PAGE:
We were in San Jose del Cabo last week for a long romantic weekend. It was so relaxing, and exactly what we had wanted; a weekend of sun, good food and drinks and not a care in the world. Whenever we are in Mexico, we look forward to eating real tacos. Not the ones we get back home that are overfilled with meat as well as sour cream, cheese guacamole, and chunky (and often watery) salsa. Why doesn’t anyone at home make good tacos! I am talking about simple tacos where flavor over quantity prevails; small tortillas with a little meat or fish, some minced cilantro or grilled onions, as well as an assortment of outrageous sauces, served on the side. We found a place that had Killer Tacos Al Pastor, which was simple grilled pork with a flick of pineapple (the guy making them literally would flick a piece of grilled pineapple from a whole one sitting on a grill), along with a spoonful of minced onion and cilantro. It was outstanding, and we couldn’t stop eating them.
The day after we came home we were craving tacos and hit a local spot near us that was supposed to have authentic tacos. What a huge disappointment when our plates arrived overloaded with three tacos that were stuffed with oily carnitas, cheddar cheese, sour cream, and guacamole. We then vowed that we were on the quest to make real tacos at home from now on out. Hail the real taco!
This recipe for Tacos Al Pastor takes some time and cannot be made on a whim; trust me you want to invest in the time it takes to make these. They are outstanding. I made them using a pork shoulder butt that I marinaded for 24 hours in a mixture of ancho chilies, as well as some guajillo chiles and some oregano, cumin, and chipotle paste. To give the meat a clay red color I used achiote powder as well. After marinading the meat, I seared both sides on a hot grill to give the meat a smoky flavor before braising it with pineapple juice until tender and flavorful. Before serving I roasted pineapple slices which I basted with the juices from the meat until tender and even more flavorful. All that was left was a spoonful of minced onion and cilantro, and we had Tacos Al Pastor that was pretty darn close to what we had in San Jose del Cabo.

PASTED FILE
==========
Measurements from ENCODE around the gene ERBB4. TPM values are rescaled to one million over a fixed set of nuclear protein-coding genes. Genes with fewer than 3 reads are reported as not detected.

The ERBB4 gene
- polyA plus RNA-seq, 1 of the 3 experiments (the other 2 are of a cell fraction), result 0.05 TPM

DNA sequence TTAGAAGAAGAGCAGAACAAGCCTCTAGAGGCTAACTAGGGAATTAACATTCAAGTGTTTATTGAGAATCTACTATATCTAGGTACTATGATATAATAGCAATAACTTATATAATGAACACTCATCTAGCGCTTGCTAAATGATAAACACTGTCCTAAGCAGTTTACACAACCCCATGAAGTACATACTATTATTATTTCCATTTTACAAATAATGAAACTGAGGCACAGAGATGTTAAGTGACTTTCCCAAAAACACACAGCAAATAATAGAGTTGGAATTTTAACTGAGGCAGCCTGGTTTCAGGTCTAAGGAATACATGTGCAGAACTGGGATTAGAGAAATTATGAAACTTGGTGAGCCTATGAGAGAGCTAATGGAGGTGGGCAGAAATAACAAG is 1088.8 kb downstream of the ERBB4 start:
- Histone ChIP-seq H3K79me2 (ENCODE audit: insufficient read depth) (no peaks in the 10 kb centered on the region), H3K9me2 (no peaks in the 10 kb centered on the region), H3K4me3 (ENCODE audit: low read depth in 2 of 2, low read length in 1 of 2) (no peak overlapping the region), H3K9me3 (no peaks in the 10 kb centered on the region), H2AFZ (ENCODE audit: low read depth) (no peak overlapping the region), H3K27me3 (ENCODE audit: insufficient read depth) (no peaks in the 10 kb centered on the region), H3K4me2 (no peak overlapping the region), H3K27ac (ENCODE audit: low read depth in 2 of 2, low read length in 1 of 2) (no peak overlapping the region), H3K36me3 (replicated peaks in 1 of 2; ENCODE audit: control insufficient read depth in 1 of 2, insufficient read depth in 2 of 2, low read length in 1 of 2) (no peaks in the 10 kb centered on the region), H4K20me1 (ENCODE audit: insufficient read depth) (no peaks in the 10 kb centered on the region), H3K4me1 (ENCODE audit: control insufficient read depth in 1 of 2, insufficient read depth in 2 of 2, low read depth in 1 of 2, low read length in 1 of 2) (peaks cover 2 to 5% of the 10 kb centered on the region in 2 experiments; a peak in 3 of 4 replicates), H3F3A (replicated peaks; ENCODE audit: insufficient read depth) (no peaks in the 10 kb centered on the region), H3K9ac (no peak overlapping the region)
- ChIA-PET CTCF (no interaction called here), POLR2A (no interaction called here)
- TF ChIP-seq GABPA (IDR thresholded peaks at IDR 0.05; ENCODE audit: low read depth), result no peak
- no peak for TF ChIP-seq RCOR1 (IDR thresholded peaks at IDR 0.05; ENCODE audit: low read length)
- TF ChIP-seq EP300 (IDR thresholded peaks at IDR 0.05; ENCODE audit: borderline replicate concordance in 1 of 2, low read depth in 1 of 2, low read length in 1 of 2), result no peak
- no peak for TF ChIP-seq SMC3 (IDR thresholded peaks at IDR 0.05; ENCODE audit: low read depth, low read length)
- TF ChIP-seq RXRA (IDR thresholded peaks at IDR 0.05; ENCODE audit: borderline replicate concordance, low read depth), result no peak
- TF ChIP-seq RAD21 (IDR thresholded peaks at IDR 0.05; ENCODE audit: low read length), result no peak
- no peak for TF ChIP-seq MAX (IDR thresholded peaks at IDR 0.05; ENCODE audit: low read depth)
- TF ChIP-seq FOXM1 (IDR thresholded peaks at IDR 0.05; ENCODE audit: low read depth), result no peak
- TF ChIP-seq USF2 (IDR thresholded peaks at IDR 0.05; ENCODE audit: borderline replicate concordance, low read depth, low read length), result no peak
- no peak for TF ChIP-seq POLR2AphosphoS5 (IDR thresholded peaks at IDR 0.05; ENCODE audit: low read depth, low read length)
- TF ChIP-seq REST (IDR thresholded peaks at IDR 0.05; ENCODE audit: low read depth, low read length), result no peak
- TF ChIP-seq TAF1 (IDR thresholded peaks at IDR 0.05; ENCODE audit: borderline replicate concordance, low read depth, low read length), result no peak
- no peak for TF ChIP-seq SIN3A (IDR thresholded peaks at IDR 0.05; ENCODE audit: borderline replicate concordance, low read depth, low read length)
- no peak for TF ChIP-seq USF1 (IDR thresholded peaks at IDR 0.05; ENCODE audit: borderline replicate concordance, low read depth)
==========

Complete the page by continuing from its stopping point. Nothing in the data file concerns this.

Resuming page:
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Tacos Al Pastor
2 whole guajillo chilies, seeds, and stems removed
2 whole ancho chilies, seeds, and stems removed
1 cup pineapple juice
1 teaspoon olive oil
1 teaspoon cumin seeds
1 tablespoon achiote powder
1 teaspoon Mexican oregano
2 teaspoons chipotle paste
1 1/2 pounds pork shoulder butt
1/4 of a fresh pineapple, peeled, cored and cut into slices
1 small white onion, finely diced
1/2 bunch cilantro, leaves, and stems, finely minced
1 lime, juiced
corn or flour tortillas
In a medium saucepan over low heat cook the guajillo and ancho chilies until lightly browned and fragrant. Turn off the heat and add 1/2 cup pineapple juice. Cover and set aside for 30 minutes.
In a small saucepan heat the olive oil and add the cumin seeds, achiote powder, oregano, and chipotle paste, stir an cook over low heat for 30 seconds.
Place the chilies along with the liquid, and the spice mixture into a food processor and process until smooth.
lace the pork into a Ziploc bag and add the chili mixture and rub into the meat. Seal the bag and place into the refrigerator for 24 hours.
Remove the meat from the refrigerator 30 minutes before beginning the cooking process.
Preheat oven and your bbq grill to 400.
Sear the meat on the bbq grill for 7 minutes each side, then place into a dutch oven and pour the remaining 1/2 cup pineapple juice over the top.
Cover the dutch oven with a lid and place into the oven. Lower the heat to 275, and cook until fork tender; about 2 hours. Baste the meat every so often – I usually do every 30 minutes.
Remove from the heat and set aside. Raise the oven heat to 325.
Place the onion and cilantro into a small bowl and squeeze the lime over the top. Stir and set aside.
Lay a sheet of foil on a baking sheet and place the pineapple slices. Baste with some of the juice from the meat. Place into the oven and roast for 15 minutes. Turn over the slices of pineapple and baste with more juices from the meat. Roast for another 15 minutes. Remove from the oven and let cool.
Cut the pineapple into small pieces.
Shred the meat into bite-sized pieces, place the meat onto the foil-covered baking sheet (remove the pineapple) and heat until slightly crispy. about 8 to 10 minutes.
Heat the tortillas.
To serve place a tortilla on a place, top with some meat, the onion mixture, and some pineapple.